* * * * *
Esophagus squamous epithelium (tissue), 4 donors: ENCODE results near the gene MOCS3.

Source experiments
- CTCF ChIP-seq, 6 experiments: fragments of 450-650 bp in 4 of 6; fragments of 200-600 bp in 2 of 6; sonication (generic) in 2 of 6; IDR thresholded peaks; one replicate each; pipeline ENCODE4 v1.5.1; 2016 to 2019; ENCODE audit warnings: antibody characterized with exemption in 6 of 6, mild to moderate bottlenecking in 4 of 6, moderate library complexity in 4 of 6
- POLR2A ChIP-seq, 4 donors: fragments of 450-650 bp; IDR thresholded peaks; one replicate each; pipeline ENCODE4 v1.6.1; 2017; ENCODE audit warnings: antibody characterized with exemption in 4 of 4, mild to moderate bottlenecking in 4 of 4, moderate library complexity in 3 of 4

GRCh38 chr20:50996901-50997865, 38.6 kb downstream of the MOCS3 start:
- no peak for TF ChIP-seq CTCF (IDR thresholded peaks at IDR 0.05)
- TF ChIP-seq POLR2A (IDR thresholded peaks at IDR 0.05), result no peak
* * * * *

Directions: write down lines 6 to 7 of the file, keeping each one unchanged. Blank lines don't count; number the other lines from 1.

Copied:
- no peak for TF ChIP-seq CTCF (IDR thresholded peaks at IDR 0.05)
- TF ChIP-seq POLR2A (IDR thresholded peaks at IDR 0.05), result no peak